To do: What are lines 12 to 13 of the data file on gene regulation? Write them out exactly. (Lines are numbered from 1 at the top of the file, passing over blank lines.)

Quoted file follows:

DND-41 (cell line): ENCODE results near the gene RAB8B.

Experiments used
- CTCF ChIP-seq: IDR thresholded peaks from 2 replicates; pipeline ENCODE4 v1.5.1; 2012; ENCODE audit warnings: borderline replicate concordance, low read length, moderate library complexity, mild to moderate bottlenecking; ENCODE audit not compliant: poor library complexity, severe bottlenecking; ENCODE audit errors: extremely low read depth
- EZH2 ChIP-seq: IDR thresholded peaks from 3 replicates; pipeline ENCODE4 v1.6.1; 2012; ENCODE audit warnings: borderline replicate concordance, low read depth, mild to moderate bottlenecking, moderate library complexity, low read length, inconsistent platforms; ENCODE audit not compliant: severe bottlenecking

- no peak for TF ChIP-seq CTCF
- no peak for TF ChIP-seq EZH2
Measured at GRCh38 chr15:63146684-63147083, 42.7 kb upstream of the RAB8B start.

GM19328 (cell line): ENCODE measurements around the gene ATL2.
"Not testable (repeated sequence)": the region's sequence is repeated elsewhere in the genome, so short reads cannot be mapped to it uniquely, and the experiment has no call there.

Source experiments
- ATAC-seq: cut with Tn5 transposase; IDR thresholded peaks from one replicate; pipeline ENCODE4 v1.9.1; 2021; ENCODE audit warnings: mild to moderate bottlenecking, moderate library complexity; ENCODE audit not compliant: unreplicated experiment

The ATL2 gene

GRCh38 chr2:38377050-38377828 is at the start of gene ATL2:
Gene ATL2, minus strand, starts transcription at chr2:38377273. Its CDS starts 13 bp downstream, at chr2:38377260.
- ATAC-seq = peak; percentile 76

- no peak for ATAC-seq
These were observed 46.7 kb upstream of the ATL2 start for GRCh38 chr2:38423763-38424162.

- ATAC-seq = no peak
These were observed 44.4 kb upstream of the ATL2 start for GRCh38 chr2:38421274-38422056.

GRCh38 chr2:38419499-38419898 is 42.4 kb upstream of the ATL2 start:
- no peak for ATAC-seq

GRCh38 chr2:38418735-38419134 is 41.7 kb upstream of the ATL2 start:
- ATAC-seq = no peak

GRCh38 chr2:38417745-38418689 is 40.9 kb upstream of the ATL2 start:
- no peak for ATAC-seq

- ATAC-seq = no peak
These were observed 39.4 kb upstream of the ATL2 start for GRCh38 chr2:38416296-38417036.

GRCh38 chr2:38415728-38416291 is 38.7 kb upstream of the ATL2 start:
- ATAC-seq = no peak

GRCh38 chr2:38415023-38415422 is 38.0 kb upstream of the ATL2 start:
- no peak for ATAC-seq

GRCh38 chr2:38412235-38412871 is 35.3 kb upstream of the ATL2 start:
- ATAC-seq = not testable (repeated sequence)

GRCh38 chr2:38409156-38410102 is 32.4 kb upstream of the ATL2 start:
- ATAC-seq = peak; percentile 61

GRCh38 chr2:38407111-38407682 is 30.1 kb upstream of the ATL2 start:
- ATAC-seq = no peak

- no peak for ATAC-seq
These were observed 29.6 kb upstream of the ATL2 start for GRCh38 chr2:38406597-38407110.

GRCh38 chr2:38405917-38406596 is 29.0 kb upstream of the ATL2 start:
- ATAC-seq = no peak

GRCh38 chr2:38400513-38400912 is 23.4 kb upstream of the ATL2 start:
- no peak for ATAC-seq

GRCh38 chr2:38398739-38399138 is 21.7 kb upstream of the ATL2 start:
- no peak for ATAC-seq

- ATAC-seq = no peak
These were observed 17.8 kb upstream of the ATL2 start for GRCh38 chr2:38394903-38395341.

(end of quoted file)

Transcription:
The ATL2 gene

GRCh38 chr2:38377050-38377828 is at the start of gene ATL2: